Often, however, Congress does not clearly state in its legislation whether it intends to pre-empt state laws, and in such instances, the courts normally sustain local regulation of the same subject matter unless it conflicts with federal law or would frustrate the federal scheme or unless the courts discern from the totality of the circumstances that Congress sought to occupy the field to the exclusion of the states. Id., citing, inter alia, Jones v. Rath Packing Co., 430 U.S. 519, 525, 540-541, 97 S. Ct. 1305, 1309, 1316-1317, 51 L. Ed. 2d 604 (1977). A conflict will be found where compliance with both federal and state regulations is a physical impossibility or where the state law stands as an obstacle to the accomplishment and execution of the full purposes and objectives of Congress. Ray v. Atlantic Richfield Co., 435 U.S. 151, 158, 98 S. Ct. 988, 994, 55 L. Ed. 2d 179 (1978). Accordingly, it has been said that pre-emption can be either express or implied and in analyzing whether a particular federal statute was intended to pre-empt a particular area of the law, a careful examination of the specific language of the statute in question is of paramount significance. See : Cipollone v. Liggett, 112 S. Ct. at 2620, ("We must give effect to this plain language unless there is good reason to believe Congress intended the language to have some more restrictive meaning," quoting Shaw v. Delta Air Lines, Inc., 463 U.S. 85, 97, 103 S. Ct. 2890, 2900, 77 L. Ed. 2d 490 (1983).); Stamps v. Collagen Corp., 984 F.2d 1416, 1420 (5th Cir. 1993), cert. denied, ___U.S.___, 114 S. Ct. 86, 126 L. Ed. 2d 54 (1993). Likewise, when the language of the statute is such that Congress has expressly provided for pre-emption, an implied pre-emption analysis is unnecessary and inappropriate. Covey v. Surgidev Corp., 815 F. Supp. 1089, 1093 (N.D. Ohio 1993).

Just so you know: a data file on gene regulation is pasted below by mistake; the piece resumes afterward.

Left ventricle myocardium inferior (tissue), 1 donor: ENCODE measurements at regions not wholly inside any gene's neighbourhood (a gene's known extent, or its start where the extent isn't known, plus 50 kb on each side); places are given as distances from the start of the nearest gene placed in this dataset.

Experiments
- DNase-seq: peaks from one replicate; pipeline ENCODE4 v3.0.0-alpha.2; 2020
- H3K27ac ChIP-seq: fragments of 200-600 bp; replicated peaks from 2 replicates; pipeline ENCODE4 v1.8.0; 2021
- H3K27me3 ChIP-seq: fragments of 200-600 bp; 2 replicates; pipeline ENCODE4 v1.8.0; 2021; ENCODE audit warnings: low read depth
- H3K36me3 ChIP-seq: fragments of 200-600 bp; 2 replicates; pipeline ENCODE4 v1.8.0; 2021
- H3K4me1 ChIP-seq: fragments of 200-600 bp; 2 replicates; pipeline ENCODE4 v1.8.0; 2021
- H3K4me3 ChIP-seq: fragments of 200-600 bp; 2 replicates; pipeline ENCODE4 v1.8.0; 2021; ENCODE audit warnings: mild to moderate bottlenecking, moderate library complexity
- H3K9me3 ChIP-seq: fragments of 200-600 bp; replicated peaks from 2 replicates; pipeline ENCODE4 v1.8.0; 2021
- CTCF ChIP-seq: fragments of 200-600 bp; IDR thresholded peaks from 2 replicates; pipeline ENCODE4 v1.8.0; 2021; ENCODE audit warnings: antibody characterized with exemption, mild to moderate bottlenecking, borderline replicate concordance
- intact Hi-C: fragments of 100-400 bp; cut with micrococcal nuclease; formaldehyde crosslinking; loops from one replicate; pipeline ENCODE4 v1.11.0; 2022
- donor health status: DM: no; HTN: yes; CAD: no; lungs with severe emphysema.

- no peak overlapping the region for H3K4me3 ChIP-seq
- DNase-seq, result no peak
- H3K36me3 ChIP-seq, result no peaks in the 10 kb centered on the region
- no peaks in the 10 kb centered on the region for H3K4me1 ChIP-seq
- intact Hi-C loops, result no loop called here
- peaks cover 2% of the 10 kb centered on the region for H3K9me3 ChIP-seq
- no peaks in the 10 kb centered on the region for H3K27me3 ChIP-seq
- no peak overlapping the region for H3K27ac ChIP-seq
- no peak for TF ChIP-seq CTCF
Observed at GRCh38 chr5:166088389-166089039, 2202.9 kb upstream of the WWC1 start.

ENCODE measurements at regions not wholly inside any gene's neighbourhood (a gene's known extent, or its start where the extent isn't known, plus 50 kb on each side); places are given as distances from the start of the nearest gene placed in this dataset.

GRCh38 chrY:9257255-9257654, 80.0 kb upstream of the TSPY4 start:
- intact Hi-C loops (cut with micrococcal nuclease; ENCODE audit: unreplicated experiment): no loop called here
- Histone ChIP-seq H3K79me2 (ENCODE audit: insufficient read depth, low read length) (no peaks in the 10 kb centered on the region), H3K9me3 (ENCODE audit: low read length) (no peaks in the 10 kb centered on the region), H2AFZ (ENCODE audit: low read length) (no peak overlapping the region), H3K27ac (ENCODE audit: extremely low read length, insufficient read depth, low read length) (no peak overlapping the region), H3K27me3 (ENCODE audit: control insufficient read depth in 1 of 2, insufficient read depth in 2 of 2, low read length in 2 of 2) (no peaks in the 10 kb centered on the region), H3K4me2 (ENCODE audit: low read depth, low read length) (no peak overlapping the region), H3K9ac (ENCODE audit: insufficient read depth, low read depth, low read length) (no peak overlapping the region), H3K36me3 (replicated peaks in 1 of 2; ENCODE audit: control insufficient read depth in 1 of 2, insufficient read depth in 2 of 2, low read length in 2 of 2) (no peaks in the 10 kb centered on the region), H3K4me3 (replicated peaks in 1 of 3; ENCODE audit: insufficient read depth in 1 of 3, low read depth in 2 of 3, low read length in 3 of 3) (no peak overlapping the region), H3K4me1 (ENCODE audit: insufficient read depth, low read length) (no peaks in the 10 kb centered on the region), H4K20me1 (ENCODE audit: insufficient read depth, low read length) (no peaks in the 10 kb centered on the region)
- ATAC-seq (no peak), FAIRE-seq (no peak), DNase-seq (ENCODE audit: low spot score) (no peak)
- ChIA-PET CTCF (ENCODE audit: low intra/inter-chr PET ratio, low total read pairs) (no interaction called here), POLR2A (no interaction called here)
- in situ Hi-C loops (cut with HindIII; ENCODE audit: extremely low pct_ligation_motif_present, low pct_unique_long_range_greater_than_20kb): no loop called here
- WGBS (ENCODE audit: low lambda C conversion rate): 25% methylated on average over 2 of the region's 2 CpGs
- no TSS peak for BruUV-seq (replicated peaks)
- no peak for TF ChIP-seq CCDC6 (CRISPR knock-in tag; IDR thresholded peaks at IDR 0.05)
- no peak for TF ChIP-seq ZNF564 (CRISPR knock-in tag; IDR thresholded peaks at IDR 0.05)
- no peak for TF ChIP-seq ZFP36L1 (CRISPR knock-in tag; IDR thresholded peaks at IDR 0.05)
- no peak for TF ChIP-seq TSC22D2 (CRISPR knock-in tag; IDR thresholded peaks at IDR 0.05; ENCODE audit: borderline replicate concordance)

In this case, Dr. Davne premises his pre-emption argument on the language contained in 21 U.S.C. § 360k. That section states: